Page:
You need to get the attention of a powerful internet marketer, A-list blogger, or busy CEO.
Maybe you’ve got a brilliant idea for a joint venture that would make you both scads of money.
Or maybe you just wrote a brilliant guest post that a certain top blogger’s audience will love.
Whoever it is, you’re convinced you’ve got a win for this person.
Unfortunately, the big shot you’re pitching won’t answer your emails.
It’s not because she’s evil, honest. She’s just got a lot of other pitches in her mailbox, and there’s no way to give all of them her full attention.
Your mission is to get yours to the top of her list. Here’s how.
So how do you get prominent people to pay attention to you?
Obviously, the most sure-fire way is to know the hotshot personally. If you didn’t happen to go to grade school with your famous person of choice, you can still make a connection.
You can go a long way just by being consistently sincere and helpful to her and her friends. Social media tools come in handy here.
That takes time, though. When you don’t have time, follow these six steps instead.
1. Open with compelling subject line
Your reader likely gets hundreds of emails each day. Make yours stand out — not with all caps or lots of exclamation points, but by condensing the best points of your offer to create a sense of urgency.
An invitation for you
Paid speaking opportunity, no travel required (deadline approaching)
2. Introduce yourself in one sentence
Your reader doesn’t care about you (yet). Don’t blather on and on about your accomplishments or your history.
Introduce yourself in one sentence. Include a link to your site, so if your hotshot wants to know more, she can investigate.
3. Do your homework
What sorts of offers has this person accepted in the past? What kinds of propositions is she interested in, and what sorts of incentives does she need to say yes?
If you find that your big shot agreed to a $6000 fee for a three-day conference, offering $2000 for 90 minutes of her time on the phone makes for an irresistible offer.
4. Keep it short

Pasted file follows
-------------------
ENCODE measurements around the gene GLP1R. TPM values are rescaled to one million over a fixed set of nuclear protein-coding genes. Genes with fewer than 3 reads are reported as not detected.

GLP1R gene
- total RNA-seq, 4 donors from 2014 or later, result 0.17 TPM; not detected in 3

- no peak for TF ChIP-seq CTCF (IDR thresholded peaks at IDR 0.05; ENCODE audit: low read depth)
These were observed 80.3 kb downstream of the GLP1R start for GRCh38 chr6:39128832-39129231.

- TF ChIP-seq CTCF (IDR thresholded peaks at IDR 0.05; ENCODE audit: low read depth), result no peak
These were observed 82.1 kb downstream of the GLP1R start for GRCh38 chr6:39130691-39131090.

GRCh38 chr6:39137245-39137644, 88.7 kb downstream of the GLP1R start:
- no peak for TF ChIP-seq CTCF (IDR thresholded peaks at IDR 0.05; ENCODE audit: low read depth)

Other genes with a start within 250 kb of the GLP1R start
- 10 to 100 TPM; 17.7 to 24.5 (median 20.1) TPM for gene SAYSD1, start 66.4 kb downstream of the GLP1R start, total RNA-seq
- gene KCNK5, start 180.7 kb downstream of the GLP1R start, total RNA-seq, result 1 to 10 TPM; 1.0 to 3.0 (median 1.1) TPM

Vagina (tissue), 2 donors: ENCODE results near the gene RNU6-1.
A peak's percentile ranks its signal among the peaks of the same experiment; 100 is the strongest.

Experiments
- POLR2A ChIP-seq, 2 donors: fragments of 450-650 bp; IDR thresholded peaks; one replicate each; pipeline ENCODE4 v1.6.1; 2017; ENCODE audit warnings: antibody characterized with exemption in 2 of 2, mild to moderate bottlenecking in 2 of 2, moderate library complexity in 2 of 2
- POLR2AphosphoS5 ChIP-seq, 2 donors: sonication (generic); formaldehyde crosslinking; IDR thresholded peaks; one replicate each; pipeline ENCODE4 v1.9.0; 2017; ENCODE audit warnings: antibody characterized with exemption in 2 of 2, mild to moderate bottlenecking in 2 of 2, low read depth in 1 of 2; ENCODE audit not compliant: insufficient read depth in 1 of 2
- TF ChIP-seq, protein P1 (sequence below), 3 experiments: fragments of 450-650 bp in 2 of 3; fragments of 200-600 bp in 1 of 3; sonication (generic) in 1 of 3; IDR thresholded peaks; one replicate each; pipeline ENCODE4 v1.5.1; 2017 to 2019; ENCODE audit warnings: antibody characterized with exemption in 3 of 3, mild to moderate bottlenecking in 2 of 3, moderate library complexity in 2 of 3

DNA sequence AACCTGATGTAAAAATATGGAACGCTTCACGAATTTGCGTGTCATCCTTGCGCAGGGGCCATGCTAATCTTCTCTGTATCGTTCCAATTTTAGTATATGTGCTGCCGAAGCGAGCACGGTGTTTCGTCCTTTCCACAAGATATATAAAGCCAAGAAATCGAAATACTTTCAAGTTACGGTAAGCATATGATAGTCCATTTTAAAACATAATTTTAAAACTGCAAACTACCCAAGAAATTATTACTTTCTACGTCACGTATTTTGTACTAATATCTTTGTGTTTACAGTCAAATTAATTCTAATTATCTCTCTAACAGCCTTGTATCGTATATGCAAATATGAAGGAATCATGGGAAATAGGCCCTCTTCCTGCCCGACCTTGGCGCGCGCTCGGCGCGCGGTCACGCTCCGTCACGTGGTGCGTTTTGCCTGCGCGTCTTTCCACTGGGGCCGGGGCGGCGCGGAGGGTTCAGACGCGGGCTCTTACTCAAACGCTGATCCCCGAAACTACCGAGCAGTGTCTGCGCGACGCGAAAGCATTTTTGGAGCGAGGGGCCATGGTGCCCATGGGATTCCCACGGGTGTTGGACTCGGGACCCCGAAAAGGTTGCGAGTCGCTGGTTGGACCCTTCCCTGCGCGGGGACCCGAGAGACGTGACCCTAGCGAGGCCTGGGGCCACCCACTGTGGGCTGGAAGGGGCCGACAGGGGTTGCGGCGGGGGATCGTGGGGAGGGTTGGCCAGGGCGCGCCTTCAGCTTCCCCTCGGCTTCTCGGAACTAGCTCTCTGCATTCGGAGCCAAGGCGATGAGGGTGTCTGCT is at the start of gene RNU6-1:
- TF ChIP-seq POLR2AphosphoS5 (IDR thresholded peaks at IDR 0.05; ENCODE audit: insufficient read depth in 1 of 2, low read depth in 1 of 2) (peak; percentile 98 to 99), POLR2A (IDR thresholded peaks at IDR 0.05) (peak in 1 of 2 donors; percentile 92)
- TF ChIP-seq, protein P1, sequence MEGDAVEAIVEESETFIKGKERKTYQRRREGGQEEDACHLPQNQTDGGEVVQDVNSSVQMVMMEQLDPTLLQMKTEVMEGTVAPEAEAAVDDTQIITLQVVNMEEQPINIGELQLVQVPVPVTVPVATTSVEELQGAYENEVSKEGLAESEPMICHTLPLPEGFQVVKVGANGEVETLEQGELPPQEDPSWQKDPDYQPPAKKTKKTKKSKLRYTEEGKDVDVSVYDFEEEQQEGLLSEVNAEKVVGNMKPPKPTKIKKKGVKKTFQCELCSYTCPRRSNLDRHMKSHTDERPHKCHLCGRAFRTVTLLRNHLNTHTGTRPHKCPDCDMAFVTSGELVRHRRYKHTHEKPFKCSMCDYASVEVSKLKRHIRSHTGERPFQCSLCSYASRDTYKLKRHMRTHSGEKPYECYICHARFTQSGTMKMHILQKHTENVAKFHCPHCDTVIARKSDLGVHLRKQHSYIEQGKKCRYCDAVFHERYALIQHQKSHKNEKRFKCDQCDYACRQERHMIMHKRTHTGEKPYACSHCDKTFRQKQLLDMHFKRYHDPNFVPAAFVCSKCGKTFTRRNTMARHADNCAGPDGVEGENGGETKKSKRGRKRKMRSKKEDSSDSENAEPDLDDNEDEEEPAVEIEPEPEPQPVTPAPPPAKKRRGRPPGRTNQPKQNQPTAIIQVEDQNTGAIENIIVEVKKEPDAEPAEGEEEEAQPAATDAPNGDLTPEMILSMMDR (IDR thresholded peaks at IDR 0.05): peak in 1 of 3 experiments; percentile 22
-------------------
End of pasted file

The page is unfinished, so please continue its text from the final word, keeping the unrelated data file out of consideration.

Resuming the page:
State your offer clearly in one paragraph.
Not a long run-on paragraph either. Six sentences, tops.
5. Be bold, not precise
Your goal for this email is to get this person interested. Too much detail at this point wastes your reader’s time and attention. (But do include the one or two details that will capture that attention.)
You’ll get 51% of the registration fees from the people who click on your affiliate link, unless they click on someone else’s affiliate link after they click on yours, or unless they clear their cookies or buy from a different computer or switch browsers. Or unless the cookie volcano erupts.
Way too complicated. Instead, stick with:
You’ll get 51% of the profits from everyone you refer ($212 per sale).
Keep it bold and simple.
6. Don’t squee all over your shoes.
Acting like a rabid fan won’t win you any points; it will get your proposal taken a lot less seriously.
Don’t go on and on about how you’ve read all this person’s books and that you stood in line for hours at a convention once to meet her and does she by any chance remember the woman with the mauve hair carrying a bunch of asparagus because that was you.
Act like a peer with a good proposal, and you’ll find you’ll get replied to like one.
It’s fine to mention that you like the person’s work. But too much gushing and your email is going to wind up with all the other fan mail — not in the “A” folder of messages that need a quick response.
No one can guarantee you’ll capture that busy big shot’s attention. But follow these six steps and you’ll stack the odds in your favor.